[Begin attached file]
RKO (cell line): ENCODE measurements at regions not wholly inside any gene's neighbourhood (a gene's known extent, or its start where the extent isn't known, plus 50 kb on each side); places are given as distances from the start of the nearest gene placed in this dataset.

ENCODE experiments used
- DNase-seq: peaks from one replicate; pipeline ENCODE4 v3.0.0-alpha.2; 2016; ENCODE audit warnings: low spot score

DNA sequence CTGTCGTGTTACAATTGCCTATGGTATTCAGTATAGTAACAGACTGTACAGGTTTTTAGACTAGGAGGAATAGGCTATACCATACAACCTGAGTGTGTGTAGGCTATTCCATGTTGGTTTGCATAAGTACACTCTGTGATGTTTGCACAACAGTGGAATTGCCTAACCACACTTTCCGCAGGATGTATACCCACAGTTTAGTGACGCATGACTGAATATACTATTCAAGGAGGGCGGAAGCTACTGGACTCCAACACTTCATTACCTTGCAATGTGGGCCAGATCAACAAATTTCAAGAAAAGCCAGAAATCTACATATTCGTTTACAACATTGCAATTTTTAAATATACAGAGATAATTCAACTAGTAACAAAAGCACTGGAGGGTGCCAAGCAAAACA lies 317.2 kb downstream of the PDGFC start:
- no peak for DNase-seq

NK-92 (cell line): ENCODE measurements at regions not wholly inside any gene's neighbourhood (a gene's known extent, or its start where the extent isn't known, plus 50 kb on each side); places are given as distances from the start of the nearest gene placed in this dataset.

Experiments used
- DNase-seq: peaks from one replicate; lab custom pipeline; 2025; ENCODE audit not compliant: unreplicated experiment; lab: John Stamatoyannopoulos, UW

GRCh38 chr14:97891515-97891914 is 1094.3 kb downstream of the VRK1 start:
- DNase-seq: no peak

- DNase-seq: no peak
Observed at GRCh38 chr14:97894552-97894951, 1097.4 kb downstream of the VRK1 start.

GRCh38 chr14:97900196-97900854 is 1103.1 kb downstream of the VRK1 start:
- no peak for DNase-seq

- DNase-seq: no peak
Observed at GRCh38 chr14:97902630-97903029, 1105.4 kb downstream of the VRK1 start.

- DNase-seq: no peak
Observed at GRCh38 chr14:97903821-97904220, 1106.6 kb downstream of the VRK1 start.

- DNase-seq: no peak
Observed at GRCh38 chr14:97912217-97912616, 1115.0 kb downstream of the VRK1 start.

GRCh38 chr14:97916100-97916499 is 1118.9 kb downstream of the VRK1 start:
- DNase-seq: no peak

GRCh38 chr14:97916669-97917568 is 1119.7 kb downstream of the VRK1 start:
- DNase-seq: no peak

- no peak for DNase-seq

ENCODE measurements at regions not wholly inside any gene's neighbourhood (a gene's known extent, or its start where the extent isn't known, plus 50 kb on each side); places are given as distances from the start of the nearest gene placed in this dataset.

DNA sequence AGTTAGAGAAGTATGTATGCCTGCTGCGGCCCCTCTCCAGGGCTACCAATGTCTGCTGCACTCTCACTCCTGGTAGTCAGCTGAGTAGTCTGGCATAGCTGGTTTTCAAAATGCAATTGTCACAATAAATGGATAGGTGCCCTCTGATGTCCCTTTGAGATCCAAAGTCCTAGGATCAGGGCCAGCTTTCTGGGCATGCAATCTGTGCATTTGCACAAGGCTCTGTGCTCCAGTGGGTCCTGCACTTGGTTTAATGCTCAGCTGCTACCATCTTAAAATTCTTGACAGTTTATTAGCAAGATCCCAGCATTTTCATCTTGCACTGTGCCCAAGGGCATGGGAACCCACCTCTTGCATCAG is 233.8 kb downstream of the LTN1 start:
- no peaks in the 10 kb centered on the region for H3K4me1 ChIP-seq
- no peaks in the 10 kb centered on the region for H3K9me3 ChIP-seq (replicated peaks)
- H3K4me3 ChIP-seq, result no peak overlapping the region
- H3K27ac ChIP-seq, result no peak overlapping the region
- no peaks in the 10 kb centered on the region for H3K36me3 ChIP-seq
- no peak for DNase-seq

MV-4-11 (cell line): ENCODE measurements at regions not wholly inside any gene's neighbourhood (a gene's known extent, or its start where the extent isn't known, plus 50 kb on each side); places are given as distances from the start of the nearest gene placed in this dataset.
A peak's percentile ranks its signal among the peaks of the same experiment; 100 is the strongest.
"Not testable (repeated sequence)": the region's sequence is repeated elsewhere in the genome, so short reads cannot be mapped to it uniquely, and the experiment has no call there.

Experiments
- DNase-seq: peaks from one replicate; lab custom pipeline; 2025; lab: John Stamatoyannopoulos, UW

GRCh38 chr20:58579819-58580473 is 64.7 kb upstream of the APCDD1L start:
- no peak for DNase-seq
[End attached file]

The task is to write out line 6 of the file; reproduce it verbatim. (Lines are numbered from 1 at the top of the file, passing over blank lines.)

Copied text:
NK-92 (cell line): ENCODE measurements at regions not wholly inside any gene's neighbourhood (a gene's known extent, or its start where the extent isn't known, plus 50 kb on each side); places are given as distances from the start of the nearest gene placed in this dataset.